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Coronavirus closed colleges and sent students home. Some of them have nowhere to go.

The line between success and failure is razor thin for low-income student. Campuses that don't do more to help them now might find they can't ever return.
Image: BESTPIX - College Students Told To Leave Campuses To Counter Spread Of Coronavirus
Students move out of dorm rooms at Harvard University on March 12 in Cambridge, Mass.Maddie Meyer / Getty Images file

For low-income college students, a semester’s expenses almost always come down to the wire. You add up all the bare necessities you’ll need to live on, ration income from work-study and part-time jobs, and hope that it’s enough to get you past finals. Then you spend summer break working, trying to save up enough to do it all again.

Living on $20 a week, even basic moving costs are difficult to handle. Buying a ticket to try to stay with extended family and moving or storing my stuff required planning.

Over the past two weeks, hundreds of U. S. colleges closed down or went virtual for the rest of the semester in response to the coronavirus outbreak. These institutions, faced with a nearly impossible set of choices, have followed the best available guidance on how to limit this pandemic, and their decisions will likely slow the spread of illness in their communities. But as they unexpectedly send students home two months early, they have to remember that for some students, leaving may be even more dangerous than staying.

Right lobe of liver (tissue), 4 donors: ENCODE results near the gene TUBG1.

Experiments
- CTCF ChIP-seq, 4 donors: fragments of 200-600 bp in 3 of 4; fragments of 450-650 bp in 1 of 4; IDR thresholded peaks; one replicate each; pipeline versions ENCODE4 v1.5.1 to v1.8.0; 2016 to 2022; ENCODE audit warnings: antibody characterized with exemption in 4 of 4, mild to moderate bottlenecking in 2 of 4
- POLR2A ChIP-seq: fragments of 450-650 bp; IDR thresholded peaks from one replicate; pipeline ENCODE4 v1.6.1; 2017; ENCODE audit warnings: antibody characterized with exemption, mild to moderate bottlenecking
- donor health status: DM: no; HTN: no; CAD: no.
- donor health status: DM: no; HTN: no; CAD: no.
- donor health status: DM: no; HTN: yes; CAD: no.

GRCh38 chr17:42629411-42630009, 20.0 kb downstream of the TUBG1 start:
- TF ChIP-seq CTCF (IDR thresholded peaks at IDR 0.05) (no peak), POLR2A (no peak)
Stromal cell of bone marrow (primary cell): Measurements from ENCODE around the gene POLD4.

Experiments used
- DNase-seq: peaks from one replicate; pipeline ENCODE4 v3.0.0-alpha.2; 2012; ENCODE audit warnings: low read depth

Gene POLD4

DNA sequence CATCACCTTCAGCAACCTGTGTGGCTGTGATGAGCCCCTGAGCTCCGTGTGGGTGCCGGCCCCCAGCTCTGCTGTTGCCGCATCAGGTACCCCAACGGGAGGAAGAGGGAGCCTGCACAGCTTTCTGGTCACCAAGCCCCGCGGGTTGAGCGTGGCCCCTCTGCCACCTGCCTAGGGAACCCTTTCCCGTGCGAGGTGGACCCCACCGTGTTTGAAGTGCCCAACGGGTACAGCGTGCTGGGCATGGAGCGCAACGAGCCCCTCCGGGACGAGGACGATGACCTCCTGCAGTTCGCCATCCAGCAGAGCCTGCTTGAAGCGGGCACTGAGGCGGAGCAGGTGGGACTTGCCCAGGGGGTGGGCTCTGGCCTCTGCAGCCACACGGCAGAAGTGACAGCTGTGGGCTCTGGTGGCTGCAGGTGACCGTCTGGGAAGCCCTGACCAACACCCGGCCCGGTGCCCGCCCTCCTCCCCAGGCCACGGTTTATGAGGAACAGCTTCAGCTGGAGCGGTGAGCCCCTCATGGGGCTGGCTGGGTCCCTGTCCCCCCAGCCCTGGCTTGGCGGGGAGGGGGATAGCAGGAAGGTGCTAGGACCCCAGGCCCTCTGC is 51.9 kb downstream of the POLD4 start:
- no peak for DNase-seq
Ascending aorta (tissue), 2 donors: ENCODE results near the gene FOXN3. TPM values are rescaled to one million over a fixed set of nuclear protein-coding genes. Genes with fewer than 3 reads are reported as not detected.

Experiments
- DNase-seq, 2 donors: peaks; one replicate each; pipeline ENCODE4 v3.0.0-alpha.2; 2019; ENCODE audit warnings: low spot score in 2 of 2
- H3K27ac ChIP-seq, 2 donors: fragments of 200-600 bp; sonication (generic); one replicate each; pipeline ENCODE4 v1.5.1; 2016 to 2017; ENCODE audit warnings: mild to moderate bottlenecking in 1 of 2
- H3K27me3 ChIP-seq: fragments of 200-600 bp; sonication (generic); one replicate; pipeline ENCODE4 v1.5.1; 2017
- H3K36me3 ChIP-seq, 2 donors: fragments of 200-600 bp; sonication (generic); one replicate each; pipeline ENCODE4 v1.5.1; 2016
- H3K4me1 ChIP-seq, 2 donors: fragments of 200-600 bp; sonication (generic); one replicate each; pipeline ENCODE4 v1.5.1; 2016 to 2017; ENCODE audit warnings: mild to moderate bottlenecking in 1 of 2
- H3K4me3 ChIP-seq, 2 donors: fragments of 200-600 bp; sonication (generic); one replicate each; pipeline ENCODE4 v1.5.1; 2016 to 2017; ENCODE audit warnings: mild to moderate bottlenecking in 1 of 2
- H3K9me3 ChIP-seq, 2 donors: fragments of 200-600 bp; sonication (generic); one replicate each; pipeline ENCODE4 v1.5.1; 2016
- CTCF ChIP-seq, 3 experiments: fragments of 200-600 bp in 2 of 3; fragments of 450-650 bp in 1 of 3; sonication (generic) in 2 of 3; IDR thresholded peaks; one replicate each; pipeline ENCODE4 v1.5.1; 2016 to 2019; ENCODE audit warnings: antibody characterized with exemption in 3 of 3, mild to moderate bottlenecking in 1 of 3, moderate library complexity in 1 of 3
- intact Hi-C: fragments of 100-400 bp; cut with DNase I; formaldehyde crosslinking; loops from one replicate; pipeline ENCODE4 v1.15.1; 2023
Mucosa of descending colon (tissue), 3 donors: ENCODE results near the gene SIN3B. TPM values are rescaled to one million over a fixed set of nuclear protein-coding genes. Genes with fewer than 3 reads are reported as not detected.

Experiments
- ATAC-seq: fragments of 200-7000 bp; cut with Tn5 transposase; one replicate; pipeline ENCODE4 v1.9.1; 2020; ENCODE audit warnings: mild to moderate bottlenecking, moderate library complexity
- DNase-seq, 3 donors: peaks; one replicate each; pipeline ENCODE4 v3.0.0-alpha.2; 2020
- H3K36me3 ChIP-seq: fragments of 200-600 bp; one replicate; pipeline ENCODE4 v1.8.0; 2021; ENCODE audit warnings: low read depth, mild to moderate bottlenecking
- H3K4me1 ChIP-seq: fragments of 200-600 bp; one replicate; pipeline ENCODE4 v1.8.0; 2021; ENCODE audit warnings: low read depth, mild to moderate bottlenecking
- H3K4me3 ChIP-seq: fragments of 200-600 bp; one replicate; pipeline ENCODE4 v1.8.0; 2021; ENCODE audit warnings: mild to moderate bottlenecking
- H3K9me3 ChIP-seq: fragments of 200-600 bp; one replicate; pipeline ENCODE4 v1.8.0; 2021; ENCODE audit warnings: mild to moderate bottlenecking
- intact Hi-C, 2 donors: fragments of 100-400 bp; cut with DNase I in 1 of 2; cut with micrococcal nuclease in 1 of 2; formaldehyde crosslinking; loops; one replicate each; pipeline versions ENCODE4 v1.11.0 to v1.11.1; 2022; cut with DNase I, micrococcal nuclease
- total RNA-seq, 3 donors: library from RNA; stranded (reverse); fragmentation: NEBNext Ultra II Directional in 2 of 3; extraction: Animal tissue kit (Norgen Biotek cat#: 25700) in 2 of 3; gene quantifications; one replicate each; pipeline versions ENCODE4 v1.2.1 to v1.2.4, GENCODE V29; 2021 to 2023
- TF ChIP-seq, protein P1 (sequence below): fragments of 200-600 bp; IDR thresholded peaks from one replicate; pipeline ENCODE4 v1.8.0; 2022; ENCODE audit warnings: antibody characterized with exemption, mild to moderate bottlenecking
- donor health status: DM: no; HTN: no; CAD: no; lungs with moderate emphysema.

When I was in college, an unanticipated early end to the semester would have been disastrous. My mother never made a lot of money, and with debt piling up, she moved into my uncle’s attic after I went to college because she couldn't afford rent. Without a home to visit in between semesters, my freshman year I took summer courses on top of a full-time internship to qualify for student housing and subsidized the cost with financial aid; I wouldn’t have had a place to go on short notice.